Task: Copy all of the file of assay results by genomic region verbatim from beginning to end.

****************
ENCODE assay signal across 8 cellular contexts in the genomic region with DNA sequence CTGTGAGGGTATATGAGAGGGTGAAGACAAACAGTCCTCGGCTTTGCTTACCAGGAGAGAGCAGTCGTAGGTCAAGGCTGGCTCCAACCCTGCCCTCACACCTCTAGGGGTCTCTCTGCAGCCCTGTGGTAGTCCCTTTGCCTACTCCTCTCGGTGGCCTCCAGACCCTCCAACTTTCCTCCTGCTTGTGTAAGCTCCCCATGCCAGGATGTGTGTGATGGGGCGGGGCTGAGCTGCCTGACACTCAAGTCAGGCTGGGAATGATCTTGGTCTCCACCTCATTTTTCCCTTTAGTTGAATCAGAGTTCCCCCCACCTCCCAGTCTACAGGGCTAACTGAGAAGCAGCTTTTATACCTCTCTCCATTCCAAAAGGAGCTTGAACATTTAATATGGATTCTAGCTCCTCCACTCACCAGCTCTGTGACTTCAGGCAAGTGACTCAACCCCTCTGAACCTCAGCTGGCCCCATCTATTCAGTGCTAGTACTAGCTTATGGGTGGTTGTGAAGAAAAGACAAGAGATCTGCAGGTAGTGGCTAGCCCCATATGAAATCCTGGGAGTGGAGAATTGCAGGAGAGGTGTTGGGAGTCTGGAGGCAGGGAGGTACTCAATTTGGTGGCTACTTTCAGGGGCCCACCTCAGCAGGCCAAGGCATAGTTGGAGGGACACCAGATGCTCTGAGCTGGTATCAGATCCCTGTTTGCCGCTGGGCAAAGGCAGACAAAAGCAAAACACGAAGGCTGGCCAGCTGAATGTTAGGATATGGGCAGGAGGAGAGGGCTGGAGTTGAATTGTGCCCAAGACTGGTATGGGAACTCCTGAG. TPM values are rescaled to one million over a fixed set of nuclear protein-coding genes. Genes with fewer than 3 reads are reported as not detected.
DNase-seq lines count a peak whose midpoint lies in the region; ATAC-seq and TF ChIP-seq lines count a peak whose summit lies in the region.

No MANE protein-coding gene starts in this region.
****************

ENCODE assay signal across 8 cellular contexts in the genomic region with DNA sequence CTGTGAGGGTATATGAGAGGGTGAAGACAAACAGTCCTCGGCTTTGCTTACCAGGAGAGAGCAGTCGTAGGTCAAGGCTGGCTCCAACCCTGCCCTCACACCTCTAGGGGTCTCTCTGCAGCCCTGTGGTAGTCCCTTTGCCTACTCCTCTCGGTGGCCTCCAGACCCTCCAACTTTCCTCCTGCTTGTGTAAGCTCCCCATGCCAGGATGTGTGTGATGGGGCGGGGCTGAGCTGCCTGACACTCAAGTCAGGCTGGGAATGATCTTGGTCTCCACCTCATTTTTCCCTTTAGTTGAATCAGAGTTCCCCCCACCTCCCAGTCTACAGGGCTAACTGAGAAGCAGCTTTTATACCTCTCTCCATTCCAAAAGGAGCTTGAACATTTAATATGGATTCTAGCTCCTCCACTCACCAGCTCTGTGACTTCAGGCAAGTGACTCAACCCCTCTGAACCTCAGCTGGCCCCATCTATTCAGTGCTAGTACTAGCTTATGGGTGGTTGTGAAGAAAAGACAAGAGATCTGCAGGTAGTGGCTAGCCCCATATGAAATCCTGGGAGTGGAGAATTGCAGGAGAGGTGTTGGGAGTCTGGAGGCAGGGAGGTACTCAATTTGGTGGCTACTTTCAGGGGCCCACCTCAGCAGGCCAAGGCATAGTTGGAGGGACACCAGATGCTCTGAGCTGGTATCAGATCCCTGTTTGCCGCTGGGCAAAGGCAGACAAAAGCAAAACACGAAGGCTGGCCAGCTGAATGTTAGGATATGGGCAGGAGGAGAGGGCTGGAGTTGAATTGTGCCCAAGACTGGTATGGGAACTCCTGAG. TPM values are rescaled to one million over a fixed set of nuclear protein-coding genes. Genes with fewer than 3 reads are reported as not detected.
DNase-seq lines count a peak whose midpoint lies in the region; ATAC-seq and TF ChIP-seq lines count a peak whose summit lies in the region.

No MANE protein-coding gene starts in this region.